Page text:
Commercial property in regional Australia is set to benefit from the changing demographics experienced during Covid, with Queensland likely to be the big winner according to a new report.
The Real Estate Institute of Australia’s (REIA) State of the Industry Report predicts that increased numbers of people moving to regional Australia will see commercial property in those areas outperform in the future.
REIA President Hayden Groves said that after years of investors focusing on capital cities, regional locations will continue to appeal to commercial investors.
“For commercial property investors, there is certainly opportunity to capitalise on these changing population trends and small business activity in regional areas, notwithstanding the current interest rate environment,” Mr Groves said.
According to the report, the regions offer comparative growth opportunities for both rents and yields as interstate migration patterns continue to evolve.
The report found Queensland will likely continue to be the main choice for Australians looking to relocate, which will drive demand for commercial real estate.
Interstate migration patterns are starting to normalise post-Covid, with fewer people leaving Victoria and NSW compared to early in the pandemic. Fewer people are also moving to Queensland.
However, the numbers are still vastly different to pre-Covid levels, and this is having immediate consequences on rental prices in places like Queensland.
Overseas migrants are also following broadly the same migration patterns as they did pre-Covid, with the vast majority settling in NSW and Victoria.
A small uplift has been recorded in South Australia, where 7.3 per cent of migrants settled in compared to an average of 5.8 per cent pre-Covid.
While Western Australia is seeing a smaller share than pre-Covid of overseas migrant settlements.
“On present trends, it looks like Queensland will remain a major beneficiary of interstate migrants and continue to attract roughly 14 per cent of all overseas migrants,” the report said.
“However, the economic environment does play a major role in how people move about. In the immediate aftermath of the GFC, overseas migration plummeted, which impacted all states, however, interstate migration also decreased dramatically.
“While it remains to be seen if these regional migrants intend on making their move permanent, small business data tells us that regional Queensland is a hive of activity now.”
The report said areas that are experiencing rapid population and business growth, but where limited supply is being added, could have both good rental growth and attractive yields versus their capital city counterparts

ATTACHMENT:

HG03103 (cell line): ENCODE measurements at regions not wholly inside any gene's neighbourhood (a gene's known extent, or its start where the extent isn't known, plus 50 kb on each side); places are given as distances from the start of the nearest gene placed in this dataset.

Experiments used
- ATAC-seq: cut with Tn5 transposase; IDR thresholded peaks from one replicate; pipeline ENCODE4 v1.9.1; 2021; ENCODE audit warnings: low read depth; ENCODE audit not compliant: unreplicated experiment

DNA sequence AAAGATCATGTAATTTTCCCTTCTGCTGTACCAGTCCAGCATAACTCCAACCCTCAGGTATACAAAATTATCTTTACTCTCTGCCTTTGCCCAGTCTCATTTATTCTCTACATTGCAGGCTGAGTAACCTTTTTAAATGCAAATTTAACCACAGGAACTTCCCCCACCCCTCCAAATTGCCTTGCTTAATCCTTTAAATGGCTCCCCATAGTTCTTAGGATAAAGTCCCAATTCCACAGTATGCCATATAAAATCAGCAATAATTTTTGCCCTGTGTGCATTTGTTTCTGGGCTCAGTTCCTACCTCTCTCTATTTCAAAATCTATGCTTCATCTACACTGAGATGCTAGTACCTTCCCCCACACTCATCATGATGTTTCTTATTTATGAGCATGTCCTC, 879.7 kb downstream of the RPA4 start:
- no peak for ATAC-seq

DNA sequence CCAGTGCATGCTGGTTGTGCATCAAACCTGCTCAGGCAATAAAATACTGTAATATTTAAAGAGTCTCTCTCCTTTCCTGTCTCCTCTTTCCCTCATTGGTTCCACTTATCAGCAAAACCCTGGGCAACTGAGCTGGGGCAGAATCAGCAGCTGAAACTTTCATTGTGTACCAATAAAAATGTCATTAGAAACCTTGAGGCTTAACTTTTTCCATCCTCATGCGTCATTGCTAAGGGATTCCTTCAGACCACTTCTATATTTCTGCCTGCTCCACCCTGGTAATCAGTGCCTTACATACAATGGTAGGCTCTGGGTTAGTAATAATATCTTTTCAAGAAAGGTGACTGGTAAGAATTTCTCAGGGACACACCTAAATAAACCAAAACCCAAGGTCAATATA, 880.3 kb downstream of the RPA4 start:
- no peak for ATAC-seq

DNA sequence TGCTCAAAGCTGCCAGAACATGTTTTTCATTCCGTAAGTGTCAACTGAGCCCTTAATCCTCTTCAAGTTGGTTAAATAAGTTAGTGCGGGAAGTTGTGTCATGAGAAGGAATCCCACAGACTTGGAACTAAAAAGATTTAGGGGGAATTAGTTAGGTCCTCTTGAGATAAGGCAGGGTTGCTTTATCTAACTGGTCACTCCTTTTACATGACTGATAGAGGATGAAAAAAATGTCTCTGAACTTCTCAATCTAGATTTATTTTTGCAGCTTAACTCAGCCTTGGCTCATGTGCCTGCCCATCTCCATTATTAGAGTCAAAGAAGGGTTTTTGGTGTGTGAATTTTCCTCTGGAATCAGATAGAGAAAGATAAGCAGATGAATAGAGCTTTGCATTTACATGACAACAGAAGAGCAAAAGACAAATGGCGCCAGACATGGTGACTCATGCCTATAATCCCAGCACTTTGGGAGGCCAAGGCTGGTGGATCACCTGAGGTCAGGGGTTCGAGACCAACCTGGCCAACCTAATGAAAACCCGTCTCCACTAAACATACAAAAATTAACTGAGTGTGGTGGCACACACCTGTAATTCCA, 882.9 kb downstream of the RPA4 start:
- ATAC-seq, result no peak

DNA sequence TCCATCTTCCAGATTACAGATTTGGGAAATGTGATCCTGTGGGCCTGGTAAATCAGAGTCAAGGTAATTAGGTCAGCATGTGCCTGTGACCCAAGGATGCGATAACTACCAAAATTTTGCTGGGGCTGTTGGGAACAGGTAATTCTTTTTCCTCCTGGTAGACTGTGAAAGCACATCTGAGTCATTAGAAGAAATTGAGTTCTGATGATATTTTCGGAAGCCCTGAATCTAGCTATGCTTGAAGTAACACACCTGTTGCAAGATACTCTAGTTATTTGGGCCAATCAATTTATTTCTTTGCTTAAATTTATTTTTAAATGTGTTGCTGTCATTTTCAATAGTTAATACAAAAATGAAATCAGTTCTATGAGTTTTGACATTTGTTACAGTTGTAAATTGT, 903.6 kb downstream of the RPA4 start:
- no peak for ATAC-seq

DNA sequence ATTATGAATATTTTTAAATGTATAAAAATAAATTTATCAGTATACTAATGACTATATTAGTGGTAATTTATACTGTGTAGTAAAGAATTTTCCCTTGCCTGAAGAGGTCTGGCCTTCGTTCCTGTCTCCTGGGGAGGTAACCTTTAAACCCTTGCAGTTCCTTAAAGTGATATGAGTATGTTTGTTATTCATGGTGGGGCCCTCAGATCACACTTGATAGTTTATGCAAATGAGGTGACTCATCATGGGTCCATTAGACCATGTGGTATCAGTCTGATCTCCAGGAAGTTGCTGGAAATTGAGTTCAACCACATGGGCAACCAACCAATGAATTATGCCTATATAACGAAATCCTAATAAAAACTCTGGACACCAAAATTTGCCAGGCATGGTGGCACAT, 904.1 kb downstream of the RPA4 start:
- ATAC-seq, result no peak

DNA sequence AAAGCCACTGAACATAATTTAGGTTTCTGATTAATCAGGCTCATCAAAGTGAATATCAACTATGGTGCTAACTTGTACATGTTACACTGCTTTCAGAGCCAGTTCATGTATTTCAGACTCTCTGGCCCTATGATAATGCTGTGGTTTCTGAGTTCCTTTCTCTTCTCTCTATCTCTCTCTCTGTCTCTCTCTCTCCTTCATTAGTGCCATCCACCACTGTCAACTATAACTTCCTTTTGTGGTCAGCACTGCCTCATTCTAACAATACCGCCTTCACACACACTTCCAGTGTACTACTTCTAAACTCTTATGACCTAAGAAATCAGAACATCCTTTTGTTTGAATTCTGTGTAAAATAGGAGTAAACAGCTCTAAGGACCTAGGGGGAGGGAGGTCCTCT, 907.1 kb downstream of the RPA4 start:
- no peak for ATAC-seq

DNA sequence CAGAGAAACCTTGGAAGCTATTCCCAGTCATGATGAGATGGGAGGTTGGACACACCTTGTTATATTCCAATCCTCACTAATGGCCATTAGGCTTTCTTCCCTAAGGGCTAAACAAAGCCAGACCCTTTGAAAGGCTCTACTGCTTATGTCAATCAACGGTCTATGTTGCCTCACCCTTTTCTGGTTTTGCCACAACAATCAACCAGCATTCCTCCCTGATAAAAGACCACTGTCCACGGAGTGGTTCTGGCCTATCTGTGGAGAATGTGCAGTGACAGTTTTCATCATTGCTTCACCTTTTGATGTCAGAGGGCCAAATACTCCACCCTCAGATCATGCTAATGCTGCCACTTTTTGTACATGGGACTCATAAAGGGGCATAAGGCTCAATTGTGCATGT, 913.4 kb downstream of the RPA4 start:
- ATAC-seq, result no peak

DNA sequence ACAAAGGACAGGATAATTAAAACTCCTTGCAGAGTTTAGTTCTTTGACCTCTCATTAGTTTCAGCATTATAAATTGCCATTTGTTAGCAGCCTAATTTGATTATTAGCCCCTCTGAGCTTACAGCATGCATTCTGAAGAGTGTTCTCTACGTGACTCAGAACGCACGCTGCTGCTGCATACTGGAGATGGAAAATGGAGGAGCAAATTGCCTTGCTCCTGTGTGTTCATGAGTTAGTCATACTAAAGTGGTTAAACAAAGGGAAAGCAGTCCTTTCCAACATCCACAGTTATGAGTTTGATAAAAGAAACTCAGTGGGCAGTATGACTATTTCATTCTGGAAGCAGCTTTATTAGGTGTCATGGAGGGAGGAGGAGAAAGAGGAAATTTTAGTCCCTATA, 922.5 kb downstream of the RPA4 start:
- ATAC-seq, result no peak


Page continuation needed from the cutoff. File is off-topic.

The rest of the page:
Industrial property stands out as a clear opportunity for investment, particularly those that can provide automation solutions for their tenants, who in regional areas are likely to be small businesses.
The report also expects Australia to continue to outperform many other developed economies.
Mr Groves said despite a mixed bag of economic headwinds the OECD is forecasting Australia to outperform many other advanced economies, forecasting GDP to grow around 2.5 per cent.
“On the one hand, you have energy prices which will have a major impact on outgoings; but on the other hand, you have an economy performing relatively well and migration programs expanding,” Mr Groves said.
“Energy prices are set to increase by around 56 per cent as international migration resumes for the second year at significant scale, with an anticipated 235,000 people set to call Australia home next financial year.
“All of these changing factors offer a unique set of opportunities and challenges in the run in to 2023 for the commercial real estate sector be it practitioners, investors or occupiers.”
The report said while the risk premium on commercial property is tight, the sector should return to supply/demand rebalance relatively quickly, as supply slows over the next few years and demand strengthens as we move into recovery mode.
Occupancy has been battered in the office sector, although it is likely to be more of a structural change, rather than a permanent shift down in demand.
While energy-efficient buildings with great base building offerings and tenant amenity still offer good long-term value.
The report also found there were other opportunities for commercial investors across automation and technology, supply and future development opportunities as monetary policy normalises and construction pipeline constraint eventually eases.
Mr Groves said Covid had disrupted Australian commercial real estate more so than other sectors of real estate and with that disruption has come opportunity.